Opened in 1991, the Bistro On The Avenue has become a favorite of "des bons vivants" from near and far. Charged with the energy of a New York eatery, it serves up the charm of a Paris Bistro spiced up with a zest for life.
A rarity in Westmount, the Bistro is open daily for both lunch and dinner. Sundays, brunch is served between 11:30am till 2:30pm available along with the main menu. Reservations are recommended.
Gopen Dev began as a busboy 13 years ago at the Bistro on the Avenue. And he is still clearing off tables -littered with napkins, bread crumbs, remnants of meals on plates and wine in glasses and other stuff you probably don't want to know about - before setting up tables on which new customers can make their messes.
Only difference between then and now is that Dev is his own boss.
In one of the great Cinderella stories -resto division - Dev, 43, is now co-owner of a bistro on one of the most posh streets on the island, Greene Ave. in Westmount.
Also a co-owner is Kripesh Paul, 42, who started out as a busboy at the Bistro on the Avenue 16 years ago and became a waiter a few years back. Paul -who, like Dev, hails from Bangladesh -will continue to serve tables at the restaurant.
In another interesting twist of fate, Dev and Paul hired the manager, Gordana Govic, who first hired them as busboys to once again run the Bistro on the Avenue. Govic left the place a decade back to start her own bistro on St. Denis, which since closed. She has total confidence in her new bosses.
"Honestly, who knows the restaurant business better than people who started at the bottom and have seen everything, inside and out?" Govic asks. "But this is not just a heartwarming story. These guys saved the place."
The Bistro on the Avenue closed its doors Oct. 23. It was supposed to have been sold by then-owners Jim Ross and Bruce Everest to another restaurateur two days later, but the deal fell through. For a spell, it looked like it was curtains for the restaurant and its 30 employees, some of whom had been there since the beginning 20 years ago.
"I came in a few days after the restaurant first closed to help Jim (Ross) move some of his things out and to meet the new owner," Paul recalls.
"Then Jim told me something had come up and the sale was off. He was devastated. I asked him if he would consider reopening himself, but he wasn't interested. Then he asked me if I would be interested."
Paul hadn't contemplated being a restaurateur at that point. But he checked with his buddy Dev. They, in turn, scraped together some financing, and made Ross an offer.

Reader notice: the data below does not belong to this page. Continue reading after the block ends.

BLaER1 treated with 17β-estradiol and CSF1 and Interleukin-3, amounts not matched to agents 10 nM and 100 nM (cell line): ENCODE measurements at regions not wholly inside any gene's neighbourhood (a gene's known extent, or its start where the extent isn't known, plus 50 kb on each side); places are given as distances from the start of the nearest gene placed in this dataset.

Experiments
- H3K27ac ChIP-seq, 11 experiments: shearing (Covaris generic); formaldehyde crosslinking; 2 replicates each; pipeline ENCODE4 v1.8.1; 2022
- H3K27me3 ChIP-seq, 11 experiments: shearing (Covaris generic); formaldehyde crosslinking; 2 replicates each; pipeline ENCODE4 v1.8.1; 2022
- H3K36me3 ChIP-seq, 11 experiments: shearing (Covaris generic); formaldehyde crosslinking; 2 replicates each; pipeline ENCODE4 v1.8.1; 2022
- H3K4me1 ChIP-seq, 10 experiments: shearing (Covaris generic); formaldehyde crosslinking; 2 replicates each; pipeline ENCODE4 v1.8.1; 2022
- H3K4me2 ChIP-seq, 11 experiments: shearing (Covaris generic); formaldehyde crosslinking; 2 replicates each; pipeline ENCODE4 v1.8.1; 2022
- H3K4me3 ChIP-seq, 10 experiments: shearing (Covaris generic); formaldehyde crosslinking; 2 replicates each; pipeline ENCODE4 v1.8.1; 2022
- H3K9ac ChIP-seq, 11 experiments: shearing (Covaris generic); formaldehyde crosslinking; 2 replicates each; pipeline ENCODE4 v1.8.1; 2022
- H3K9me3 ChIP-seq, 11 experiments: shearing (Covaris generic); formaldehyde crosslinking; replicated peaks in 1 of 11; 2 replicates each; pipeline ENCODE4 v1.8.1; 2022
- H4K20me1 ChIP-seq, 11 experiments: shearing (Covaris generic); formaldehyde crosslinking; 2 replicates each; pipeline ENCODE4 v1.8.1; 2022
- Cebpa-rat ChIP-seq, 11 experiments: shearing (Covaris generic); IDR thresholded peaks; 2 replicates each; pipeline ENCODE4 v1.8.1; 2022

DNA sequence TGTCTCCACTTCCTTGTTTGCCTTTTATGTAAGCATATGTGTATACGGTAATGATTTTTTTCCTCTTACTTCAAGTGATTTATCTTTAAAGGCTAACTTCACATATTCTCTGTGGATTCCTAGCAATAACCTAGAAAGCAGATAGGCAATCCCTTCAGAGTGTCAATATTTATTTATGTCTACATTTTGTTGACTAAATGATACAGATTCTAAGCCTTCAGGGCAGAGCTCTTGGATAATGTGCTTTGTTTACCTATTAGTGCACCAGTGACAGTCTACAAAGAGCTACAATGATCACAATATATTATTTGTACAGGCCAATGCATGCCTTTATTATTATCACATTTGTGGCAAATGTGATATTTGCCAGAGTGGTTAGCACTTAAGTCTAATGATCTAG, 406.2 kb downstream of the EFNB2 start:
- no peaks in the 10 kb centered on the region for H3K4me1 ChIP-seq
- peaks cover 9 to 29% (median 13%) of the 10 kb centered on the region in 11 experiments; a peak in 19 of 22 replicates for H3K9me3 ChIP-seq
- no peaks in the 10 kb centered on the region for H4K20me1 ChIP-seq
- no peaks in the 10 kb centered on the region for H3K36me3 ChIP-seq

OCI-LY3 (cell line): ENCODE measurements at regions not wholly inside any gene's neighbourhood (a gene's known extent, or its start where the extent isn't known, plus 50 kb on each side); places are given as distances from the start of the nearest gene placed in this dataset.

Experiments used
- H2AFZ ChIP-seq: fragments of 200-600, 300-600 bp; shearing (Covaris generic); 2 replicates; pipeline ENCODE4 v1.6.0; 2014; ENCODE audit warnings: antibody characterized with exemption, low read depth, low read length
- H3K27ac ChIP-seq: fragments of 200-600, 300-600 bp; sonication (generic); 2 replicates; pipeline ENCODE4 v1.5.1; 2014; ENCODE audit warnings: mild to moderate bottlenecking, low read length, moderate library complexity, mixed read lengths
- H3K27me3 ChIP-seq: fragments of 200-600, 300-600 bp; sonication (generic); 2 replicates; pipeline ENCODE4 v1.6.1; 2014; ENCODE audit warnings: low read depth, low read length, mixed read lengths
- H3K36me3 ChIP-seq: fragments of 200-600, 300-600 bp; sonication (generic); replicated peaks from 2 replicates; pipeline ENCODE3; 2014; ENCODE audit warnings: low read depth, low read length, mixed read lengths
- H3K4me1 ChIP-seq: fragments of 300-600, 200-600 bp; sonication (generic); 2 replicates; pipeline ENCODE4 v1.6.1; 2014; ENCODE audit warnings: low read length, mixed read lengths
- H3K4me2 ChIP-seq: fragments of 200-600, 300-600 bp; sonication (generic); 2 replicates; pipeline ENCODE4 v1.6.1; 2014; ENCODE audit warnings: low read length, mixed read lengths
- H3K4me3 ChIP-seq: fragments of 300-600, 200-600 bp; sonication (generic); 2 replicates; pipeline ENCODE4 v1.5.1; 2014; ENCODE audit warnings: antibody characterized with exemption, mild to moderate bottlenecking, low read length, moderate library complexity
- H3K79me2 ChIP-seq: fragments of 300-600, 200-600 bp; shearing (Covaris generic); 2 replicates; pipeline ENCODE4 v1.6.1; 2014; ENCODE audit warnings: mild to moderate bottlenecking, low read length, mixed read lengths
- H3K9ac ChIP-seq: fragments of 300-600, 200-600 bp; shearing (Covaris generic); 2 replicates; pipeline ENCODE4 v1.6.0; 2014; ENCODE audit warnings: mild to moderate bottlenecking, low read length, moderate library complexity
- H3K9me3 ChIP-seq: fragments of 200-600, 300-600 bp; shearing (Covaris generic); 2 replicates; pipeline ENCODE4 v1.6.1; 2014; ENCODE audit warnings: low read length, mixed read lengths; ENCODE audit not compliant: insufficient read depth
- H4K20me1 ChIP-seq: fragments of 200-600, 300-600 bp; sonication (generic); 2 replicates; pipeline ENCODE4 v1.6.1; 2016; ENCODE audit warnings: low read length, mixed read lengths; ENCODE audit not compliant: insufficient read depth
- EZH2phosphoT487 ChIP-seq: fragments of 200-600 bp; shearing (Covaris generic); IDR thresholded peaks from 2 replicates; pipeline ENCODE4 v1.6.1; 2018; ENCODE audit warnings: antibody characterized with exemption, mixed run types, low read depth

"He gave us a really good deal," Paul says. "I think he did this because he knew our hearts were in it and that we would get most of the employees to come back and keep the tradition of the place he had built."
It's not surprising Ross wanted out after 20 years. In the last two years, he had to weather the global recession. Not to mention a Greene Ave.-induced recession, which began over the summer. Construction on the street made the Bistro almost inaccessible by car, sometimes even by foot. Road construction also resulted in Ross losing use of the outdoor terrasse, a huge source of summer revenue.
"But if anyone can bring this place back to its former lustre, it's these guys," Govic says. "They are so dedicated and hard-working. And smart and honest. They're like sponges. They soak up everything. And they genuinely care about the customers and staff. They really deserve the opportunity."
At the May 19 WHA lecture, Paul recalled how the previous owners had closed the business and were going to give everything away. One of them asked if he knew someone who wanted to buy a restaurant. That was the beginning of the continuation of the Bistro: Employees Paul, Gopen Dev, Tapan Modak, and Manil Ullan are now owners, with most of the old staff still there.
Asked if they would change anything, Paul replied that they respect their cliental so will continue to provide favorite quality meals and are committed to personalized service. They are, however, trying to decrease the noise level, as it is irritating for many. The Bistro is a friendly restaurant where many Westmounters have their favorite tables. Well-known local artist Eva Prager always ordered onion soup and dined at table #30 during the last years of her life. The family will install a plaque in her memory.
Paul also talked about ordering food and deciding on menus. He has ongoing talks with the City about the current problems of composting and garbage pick-up.
Always interested in what went before, the audience of Historical Association members learned that the Bistro had opened in 1991 just six months after the Greek restaurant Maison Le Dauphin closed in the same space. Other 20-year restaurants on Greene Avenue are VAGO Cucina Italiana and Kashima Cuisine Japonaise.
A long history on the street
In 1894, Dent Harrison, baker and confectioner, opened his business at 1 Dunlop Place, a small street between Greene and Wood where the entrance to Westmount Square is today.
In 1912, a Mrs. Savage had a restaurant around the corner at 4204 Ste. Catherine St.
1n 1920 Nick Alevisatos bought Merryland Sweets Ice Cream Parlor and Confectionery at 1377 Greene from his cousin and renamed it Nick’s Restaurant. One of his sons, Tom, managed the restaurant until 1998, when he sold it to his friend Robert Collard. In 1970, his other son George opened By George! at 1343 Greene , called Catering by George today. George and Tom owned Togos, managed by their sister, Maria, at 1359 Greene for 11 years until a fire destroyed the building on her birthday. Her husband, Michael Dissos, opened Michael D in the old Post Office, then Maison du Dauphin at 1362 until 1990. Bistro on the Avenue opened in 1991 in the same space.
Doreen Lindsay is president of the Westmount Historical Association.